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ASU Electronic Theses and Dissertations


This collection includes most of the ASU Theses and Dissertations from 2011 to present. ASU Theses and Dissertations are available in downloadable PDF format; however, a small percentage of items are under embargo. Information about the dissertations/theses includes degree information, committee members, an abstract, supporting data or media.

In addition to the electronic theses found in the ASU Digital Repository, ASU Theses and Dissertations can be found in the ASU Library Catalog.

Dissertations and Theses granted by Arizona State University are archived and made available through a joint effort of the ASU Graduate College and the ASU Libraries. For more information or questions about this collection contact or visit the Digital Repository ETD Library Guide or contact the ASU Graduate College at gradformat@asu.edu.


Today, we use resources faster than they can be replaced. Construction consumes more resources than any other industry and has one of the largest waste streams. Resource consumption and waste generation are expected to grow as the global population increases. The circular economy (CE) is based on the concept of a closed-loop cycle (CLC) and proposes a solution that, in theory, can eliminate the environmental impacts caused by construction and demolition (C&D) waste and increase the efficiency of resources’ use. In a CLC, building materials are reused, remanufactured, recycled, and reintegrated into other buildings (or into other sectors) without creating …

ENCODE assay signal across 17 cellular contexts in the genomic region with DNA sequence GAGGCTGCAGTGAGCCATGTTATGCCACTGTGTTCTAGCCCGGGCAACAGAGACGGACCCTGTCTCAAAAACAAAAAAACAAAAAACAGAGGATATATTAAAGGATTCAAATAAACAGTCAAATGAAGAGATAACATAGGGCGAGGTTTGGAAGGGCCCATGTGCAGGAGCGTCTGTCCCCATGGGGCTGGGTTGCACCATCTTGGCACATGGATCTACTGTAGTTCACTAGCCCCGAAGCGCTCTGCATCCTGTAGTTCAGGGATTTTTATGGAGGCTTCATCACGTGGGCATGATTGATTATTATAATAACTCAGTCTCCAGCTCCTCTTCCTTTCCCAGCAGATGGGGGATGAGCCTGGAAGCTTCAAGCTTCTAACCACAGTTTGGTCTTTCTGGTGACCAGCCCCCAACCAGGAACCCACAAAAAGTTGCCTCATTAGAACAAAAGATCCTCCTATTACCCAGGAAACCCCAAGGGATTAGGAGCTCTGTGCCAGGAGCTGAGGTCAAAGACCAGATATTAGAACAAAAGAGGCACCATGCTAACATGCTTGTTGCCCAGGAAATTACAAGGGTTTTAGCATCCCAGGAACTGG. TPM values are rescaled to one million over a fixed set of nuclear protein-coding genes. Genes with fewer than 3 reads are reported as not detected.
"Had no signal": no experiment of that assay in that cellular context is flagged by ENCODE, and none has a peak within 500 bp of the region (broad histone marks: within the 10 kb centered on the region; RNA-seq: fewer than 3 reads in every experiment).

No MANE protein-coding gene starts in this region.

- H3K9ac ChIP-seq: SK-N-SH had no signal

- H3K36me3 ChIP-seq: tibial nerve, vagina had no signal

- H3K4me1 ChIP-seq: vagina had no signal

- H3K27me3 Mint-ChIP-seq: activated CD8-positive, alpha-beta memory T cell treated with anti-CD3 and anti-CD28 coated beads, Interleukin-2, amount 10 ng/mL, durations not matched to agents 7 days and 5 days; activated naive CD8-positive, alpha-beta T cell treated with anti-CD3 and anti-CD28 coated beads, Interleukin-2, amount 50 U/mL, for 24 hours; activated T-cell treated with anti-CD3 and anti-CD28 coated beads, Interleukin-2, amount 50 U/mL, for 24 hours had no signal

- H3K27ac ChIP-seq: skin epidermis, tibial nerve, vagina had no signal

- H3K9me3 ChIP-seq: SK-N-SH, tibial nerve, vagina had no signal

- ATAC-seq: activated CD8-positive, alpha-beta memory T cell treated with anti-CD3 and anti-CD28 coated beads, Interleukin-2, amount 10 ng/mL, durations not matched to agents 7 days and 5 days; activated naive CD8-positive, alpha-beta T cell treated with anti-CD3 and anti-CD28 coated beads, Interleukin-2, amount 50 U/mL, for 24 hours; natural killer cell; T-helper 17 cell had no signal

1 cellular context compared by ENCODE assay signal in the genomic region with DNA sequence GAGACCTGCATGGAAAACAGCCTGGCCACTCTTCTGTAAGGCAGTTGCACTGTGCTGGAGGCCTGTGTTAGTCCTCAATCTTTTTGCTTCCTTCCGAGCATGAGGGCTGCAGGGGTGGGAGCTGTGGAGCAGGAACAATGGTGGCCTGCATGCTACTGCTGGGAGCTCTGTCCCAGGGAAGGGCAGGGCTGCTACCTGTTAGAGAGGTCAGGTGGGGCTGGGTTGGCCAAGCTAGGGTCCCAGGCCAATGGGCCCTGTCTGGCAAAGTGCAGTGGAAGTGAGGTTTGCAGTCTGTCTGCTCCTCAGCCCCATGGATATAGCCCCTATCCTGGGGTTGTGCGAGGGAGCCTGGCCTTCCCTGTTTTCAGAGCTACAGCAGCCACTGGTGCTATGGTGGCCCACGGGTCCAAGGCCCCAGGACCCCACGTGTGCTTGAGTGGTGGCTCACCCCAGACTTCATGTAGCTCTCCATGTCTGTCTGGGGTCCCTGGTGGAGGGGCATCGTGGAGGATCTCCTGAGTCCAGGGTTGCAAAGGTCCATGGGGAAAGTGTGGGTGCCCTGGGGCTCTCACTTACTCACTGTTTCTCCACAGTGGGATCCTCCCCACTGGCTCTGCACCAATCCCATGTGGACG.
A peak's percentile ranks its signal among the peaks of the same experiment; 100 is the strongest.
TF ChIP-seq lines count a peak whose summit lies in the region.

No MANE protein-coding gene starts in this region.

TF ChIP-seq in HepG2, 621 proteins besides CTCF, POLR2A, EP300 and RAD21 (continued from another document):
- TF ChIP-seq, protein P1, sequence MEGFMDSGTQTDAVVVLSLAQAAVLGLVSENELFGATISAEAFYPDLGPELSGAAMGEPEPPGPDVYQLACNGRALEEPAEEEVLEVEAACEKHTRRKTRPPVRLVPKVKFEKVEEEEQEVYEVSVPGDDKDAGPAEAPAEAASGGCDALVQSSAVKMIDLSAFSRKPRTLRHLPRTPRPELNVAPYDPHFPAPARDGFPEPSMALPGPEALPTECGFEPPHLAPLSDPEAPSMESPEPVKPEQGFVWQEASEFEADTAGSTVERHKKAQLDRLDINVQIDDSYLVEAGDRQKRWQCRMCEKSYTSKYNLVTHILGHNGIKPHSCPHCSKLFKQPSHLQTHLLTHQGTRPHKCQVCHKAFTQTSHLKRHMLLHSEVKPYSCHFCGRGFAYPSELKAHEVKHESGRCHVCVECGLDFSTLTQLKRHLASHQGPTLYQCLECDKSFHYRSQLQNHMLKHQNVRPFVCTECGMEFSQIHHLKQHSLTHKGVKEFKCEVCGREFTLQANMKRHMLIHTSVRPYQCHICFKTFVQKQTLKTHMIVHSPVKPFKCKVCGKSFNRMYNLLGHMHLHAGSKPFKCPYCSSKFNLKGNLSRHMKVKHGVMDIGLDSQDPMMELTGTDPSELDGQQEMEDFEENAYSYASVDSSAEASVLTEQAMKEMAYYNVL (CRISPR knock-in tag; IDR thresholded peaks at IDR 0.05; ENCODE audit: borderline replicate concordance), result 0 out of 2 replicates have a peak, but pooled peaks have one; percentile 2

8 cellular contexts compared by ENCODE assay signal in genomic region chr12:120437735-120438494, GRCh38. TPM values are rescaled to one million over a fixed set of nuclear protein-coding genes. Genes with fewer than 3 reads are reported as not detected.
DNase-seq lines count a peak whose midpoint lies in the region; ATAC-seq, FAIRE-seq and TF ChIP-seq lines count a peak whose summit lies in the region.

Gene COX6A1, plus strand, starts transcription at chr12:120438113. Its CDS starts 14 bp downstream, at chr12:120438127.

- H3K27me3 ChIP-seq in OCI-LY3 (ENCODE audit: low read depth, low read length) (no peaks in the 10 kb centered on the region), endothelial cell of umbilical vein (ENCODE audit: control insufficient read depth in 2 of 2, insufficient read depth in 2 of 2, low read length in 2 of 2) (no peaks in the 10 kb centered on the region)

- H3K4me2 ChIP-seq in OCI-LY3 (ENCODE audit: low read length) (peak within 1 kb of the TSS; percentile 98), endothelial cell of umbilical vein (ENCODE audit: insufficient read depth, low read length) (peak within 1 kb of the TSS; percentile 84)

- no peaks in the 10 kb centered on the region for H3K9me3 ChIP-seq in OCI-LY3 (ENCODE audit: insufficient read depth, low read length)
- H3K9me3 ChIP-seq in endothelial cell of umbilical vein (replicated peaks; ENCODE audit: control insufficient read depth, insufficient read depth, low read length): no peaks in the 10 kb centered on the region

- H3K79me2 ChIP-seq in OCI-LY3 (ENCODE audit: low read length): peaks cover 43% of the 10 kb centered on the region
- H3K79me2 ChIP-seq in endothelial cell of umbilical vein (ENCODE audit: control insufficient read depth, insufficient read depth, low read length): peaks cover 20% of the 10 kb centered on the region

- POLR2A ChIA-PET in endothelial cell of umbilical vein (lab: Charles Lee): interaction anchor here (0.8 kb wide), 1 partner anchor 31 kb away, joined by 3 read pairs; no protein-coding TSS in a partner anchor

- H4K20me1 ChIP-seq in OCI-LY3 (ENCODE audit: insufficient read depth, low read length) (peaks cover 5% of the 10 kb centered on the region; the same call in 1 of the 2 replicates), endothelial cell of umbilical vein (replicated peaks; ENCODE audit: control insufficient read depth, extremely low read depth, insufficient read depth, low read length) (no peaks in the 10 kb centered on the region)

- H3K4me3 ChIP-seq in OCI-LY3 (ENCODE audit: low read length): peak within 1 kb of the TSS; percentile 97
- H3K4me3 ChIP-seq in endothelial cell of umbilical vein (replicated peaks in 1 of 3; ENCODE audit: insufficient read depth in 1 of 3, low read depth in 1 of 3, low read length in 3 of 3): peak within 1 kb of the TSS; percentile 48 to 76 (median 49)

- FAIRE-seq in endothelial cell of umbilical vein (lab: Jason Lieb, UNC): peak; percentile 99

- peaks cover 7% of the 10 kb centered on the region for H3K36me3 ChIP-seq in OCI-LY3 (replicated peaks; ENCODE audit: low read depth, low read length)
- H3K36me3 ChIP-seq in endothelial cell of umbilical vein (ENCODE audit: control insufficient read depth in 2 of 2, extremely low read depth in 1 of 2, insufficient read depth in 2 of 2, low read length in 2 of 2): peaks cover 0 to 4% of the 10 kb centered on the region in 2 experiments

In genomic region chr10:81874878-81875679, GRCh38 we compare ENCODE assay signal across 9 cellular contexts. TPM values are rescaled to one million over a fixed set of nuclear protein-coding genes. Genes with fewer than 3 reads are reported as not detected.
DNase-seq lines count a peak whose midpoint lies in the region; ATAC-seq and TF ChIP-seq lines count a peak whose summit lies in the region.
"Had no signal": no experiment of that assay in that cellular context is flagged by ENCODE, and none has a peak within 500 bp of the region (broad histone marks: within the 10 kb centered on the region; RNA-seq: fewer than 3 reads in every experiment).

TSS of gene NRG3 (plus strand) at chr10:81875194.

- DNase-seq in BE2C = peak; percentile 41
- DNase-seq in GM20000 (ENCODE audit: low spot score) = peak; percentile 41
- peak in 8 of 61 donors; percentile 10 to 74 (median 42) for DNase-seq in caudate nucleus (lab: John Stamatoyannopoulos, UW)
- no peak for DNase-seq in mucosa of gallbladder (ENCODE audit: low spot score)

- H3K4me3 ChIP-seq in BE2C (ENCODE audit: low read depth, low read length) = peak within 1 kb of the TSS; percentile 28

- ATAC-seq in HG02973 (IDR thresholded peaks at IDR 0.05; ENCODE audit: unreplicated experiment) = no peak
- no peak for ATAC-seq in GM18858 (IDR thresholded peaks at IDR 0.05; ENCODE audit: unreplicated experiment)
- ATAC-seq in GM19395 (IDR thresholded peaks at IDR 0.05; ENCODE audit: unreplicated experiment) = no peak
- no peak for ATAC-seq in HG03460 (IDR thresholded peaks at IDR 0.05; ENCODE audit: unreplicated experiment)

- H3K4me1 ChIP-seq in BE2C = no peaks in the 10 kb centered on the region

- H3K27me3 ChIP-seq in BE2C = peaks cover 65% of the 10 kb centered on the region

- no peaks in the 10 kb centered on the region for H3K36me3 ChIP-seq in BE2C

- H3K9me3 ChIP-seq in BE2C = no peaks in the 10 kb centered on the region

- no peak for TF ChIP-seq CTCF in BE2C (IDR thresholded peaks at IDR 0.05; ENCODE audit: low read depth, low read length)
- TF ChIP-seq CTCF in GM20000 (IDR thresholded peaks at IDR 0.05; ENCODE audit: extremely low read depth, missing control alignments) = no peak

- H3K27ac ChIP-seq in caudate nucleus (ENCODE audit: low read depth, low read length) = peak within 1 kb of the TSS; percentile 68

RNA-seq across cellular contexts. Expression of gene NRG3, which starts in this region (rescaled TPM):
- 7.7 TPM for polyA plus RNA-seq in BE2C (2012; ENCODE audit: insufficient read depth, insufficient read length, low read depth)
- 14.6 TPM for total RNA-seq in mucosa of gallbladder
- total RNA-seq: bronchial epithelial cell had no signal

Contributors
Campos da Cruz Rios, Fernanda, Grau, David, Chong, Oswald, et al.
Created Date
2018

The built environment is responsible for a significant portion of global waste generation. Construction and demolition (C&D) waste requires significant landfill areas and costs billions of dollars. New business models that reduce this waste may prove to be financially beneficial and generally more sustainable. One such model is referred to as the “Circular Economy” (CE), which promotes the efficient use of materials to minimize waste generation and raw material consumption. CE is achieved by maximizing the life of materials and components and by reclaiming the typically wasted value at the end of their life. This thesis identifies the potential opportunities …

Contributors
Aldaaja, Mohammad, El Asmar, Mounir, Buch, Rajesh, et al.
Created Date
2019